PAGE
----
Monthly Archives: September 2009

How Does Internal Control Regulation Affect Financial Reporting?

This post comes to us from Jennifer Altamuro and Anne Beatty of the Fisher College of Business, The Ohio State University.


In our paper How does internal control regulation affect financial reporting? which was recently accepted for publication in the Journal of Accounting and Economics, we examine the financial reporting effects of the Federal Depository Insurance Corporation Improvement Act (FDICIA) internal control provisions. The internal control provisions of the FDICIA provide exemptions that allow us to separately identify the effects of these provisions. In particular, the FDICIA exempts institutions with assets less than $500 million from its internal control monitoring and reporting requirements. More specifically, these institutions are exempted from FDICIA’s requirements that management issue a report on the effectiveness of internal controls over financial reporting, and that their independent public accountant attest to management’s report.

We compare annual and quarterly financial reporting of banks affected by FDICIA’s internal control provisions to that of unaffected banks. Specifically, we examine changes in the validity of the loan-loss provision, earnings quality, benchmark-beating and accounting conservatism. We analyze two samples: (1) a sample of US public and private banks included in the Fed Form Y9-C Regulatory Filing database and (2) a sample of publicly-traded banks included in the COMPUSTAT database. Our difference-in-differences research design isolates the effects of the FDICIA internal controls provision by controlling for changes in financial reporting unrelated to those provisions. We validate our control samples by testing for differences between the affected and unaffected firms in the pre-regulation period.

We compare the change in financial reporting for our affected and control firms in the 7-year periods before and after the passage of FDICIA. First we examine the properties of the annual financial reports. We find that the FDICIA-mandated internal control requirements lead to improvements in the validity of the loan-loss provision. Specifically, the association between the loan-loss provision and actual loans written off for affected banks strengthened in the period after the enactment of FDICIA. This improvement addresses the GAO’s (1994) concern “that banks’ loan-loss allowances included large supplemental reserves that were not linked to analysis of loss exposure or supported by evidence.” We find a corresponding increase in both earnings’ persistence and ability to predict cash flows, and a reduction in the use of earnings management to report positive earnings growth, suggesting that reducing supplemental reserves generally improves reporting quality. However, we also find that earnings conservatism declines for affected versus unaffected banks in both samples. This reduction in conservatism is also consistent with a reduction in supplemental reserves.

Next we examine the properties of quarterly reports to determine whether the effects are larger in the interim quarters relative to the fourth quarter, when an increased auditor presence might substitute for improved internal controls. Consistent with this hypothesis, we find that the improvements in the validity of the loan-loss provision, and the increase in earnings persistence and predictability of future cash flows, are all larger in the first three quarters than in the fourth quarter.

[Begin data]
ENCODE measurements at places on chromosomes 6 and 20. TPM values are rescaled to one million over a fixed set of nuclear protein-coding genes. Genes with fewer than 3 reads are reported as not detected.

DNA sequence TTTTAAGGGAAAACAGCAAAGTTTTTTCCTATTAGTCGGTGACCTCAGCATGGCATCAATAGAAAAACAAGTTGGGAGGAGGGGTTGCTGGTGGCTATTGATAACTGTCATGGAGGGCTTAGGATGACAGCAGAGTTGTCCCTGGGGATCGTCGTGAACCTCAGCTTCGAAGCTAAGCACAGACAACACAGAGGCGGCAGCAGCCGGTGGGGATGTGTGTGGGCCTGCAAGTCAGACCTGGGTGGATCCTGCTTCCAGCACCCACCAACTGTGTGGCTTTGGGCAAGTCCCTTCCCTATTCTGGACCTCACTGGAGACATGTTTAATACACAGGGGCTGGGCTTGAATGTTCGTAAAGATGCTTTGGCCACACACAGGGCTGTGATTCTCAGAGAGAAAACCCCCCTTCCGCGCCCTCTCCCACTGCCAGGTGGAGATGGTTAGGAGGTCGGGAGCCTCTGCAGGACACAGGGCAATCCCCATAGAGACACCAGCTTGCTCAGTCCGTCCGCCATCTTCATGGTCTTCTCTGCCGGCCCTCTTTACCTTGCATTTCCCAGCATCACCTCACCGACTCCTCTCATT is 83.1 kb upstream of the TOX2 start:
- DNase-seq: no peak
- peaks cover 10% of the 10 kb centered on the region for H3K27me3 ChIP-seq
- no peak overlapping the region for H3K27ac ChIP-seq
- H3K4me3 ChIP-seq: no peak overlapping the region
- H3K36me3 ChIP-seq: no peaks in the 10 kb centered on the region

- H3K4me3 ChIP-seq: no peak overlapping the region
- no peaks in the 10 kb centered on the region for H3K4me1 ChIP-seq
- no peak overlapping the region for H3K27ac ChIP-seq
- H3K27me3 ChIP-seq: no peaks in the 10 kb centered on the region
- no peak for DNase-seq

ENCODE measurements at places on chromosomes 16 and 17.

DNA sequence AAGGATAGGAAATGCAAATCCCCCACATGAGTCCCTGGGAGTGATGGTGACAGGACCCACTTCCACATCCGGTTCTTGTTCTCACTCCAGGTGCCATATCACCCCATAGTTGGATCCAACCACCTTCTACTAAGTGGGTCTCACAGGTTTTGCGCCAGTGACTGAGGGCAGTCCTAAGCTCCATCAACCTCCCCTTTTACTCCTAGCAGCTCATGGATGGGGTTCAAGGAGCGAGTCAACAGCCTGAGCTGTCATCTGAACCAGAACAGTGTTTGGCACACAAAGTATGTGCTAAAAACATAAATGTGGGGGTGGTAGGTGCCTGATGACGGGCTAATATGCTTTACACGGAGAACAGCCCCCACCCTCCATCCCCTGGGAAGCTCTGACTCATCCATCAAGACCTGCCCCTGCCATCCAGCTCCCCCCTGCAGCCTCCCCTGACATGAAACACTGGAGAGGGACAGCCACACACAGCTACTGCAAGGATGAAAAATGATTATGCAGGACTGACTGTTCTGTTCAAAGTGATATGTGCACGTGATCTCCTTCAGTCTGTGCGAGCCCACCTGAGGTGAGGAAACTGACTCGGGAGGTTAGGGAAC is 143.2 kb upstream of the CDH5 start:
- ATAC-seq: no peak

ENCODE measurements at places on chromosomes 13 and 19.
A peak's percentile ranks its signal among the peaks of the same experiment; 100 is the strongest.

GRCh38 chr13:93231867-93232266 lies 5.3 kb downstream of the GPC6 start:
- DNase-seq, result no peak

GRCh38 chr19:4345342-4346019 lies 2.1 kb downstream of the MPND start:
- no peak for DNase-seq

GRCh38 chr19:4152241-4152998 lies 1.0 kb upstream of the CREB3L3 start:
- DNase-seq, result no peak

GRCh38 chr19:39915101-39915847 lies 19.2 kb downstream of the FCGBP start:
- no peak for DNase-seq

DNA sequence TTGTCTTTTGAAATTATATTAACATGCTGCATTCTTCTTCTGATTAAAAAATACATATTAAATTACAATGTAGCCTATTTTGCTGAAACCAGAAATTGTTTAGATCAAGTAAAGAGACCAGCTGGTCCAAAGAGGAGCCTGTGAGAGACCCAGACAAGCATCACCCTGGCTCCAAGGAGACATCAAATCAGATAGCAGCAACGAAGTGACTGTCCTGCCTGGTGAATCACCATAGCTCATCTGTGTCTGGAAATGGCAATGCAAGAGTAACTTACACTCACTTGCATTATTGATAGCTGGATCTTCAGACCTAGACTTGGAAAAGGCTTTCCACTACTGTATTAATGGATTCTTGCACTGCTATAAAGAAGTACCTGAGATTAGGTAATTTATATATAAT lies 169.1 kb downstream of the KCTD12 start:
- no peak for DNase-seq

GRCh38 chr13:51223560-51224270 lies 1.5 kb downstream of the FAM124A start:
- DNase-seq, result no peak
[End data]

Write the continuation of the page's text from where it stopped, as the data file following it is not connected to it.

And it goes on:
Taken together, these results suggest that the FDICIA-mandated internal control provisions resulted in the average bank exercising less reporting discretion. This reduced discretion creates a greater association between current reported accrual numbers and future cash flow numbers. However, as a result of this improved association, the reported accrual numbers also became less conservative. Thus, the conclusion about how this regulation affected the quality of financial reports depends on one’s definition of quality.

The full paper is available for download here.

Treasury Department Proposes Bank Capital Reforms

This post from H. Rodgin Cohen is based on a Sullivan & Cromwell LLP client memorandum, which is available here.


Late yesterday, the U.S. Treasury Department issued a policy statement entitled “Principles for Reforming the U.S. and International Regulatory Capital Framework for Banking Firms” (the “Policy Statement”). The Policy Statement, which was developed in consultation with the U.S. bank regulatory agencies, sets forth eight “core principles that should shape a new international capital accord”. Six of the principles relate directly to bank capital requirements. The seventh of these principles relates to liquidity and the eighth to non-banking organizations.

The Policy Statement expands substantially upon the preliminary indications of Treasury’s thinking regarding regulatory capital reform as reflected in its June 17 white paper on financial regulatory reform, “A New Foundation: Rebuilding Financial Supervision and Regulation”, and makes clear that Treasury is contemplating a fundamental revamping of capital standards, both internationally through the Basel Committee process and in the United States. It would involve substantial revisions to, if not replacement of, major parts of the Basel I and Basel II capital frameworks and affect all regulated banking organizations, large and small, as well as institutions of systemic importance that are not currently regulated as banking organizations.

The Policy Statement:

  • Proposes higher capital requirements “across the board” for all banking firms — and even higher capital requirements for systemically-important financial firms — and that these requirements be designed to protect the stability of the financial system as a whole as well as the solvency of individual firms.